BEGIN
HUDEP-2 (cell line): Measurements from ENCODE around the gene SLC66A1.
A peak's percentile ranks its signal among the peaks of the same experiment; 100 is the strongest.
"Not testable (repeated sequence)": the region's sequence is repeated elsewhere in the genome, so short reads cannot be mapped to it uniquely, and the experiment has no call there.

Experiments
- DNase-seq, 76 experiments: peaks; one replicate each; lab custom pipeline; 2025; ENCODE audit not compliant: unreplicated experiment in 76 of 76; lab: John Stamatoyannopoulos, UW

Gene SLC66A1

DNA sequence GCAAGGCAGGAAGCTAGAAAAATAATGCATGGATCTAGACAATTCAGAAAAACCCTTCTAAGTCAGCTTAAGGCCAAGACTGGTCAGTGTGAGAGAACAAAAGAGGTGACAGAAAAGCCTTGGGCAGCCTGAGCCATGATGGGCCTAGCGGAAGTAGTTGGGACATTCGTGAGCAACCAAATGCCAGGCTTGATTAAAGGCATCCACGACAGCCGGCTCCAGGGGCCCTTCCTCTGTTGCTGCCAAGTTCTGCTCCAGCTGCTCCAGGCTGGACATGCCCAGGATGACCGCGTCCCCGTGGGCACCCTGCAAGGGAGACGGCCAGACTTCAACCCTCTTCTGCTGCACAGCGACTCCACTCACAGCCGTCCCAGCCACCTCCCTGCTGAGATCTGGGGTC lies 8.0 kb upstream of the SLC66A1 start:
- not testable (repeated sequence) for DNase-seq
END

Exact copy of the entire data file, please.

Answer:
HUDEP-2 (cell line): Measurements from ENCODE around the gene SLC66A1.
A peak's percentile ranks its signal among the peaks of the same experiment; 100 is the strongest.
"Not testable (repeated sequence)": the region's sequence is repeated elsewhere in the genome, so short reads cannot be mapped to it uniquely, and the experiment has no call there.

Experiments
- DNase-seq, 76 experiments: peaks; one replicate each; lab custom pipeline; 2025; ENCODE audit not compliant: unreplicated experiment in 76 of 76; lab: John Stamatoyannopoulos, UW

Gene SLC66A1

DNA sequence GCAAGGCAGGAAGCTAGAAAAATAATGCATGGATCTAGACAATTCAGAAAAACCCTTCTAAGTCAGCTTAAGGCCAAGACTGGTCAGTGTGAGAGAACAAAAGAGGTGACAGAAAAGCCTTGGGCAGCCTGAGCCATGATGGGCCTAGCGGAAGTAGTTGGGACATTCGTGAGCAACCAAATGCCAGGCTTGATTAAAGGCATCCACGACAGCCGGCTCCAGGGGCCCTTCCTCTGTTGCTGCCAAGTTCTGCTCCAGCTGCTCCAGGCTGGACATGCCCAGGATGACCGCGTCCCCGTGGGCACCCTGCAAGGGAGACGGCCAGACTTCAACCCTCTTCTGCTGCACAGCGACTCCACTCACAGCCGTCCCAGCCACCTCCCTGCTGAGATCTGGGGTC lies 8.0 kb upstream of the SLC66A1 start:
- not testable (repeated sequence) for DNase-seq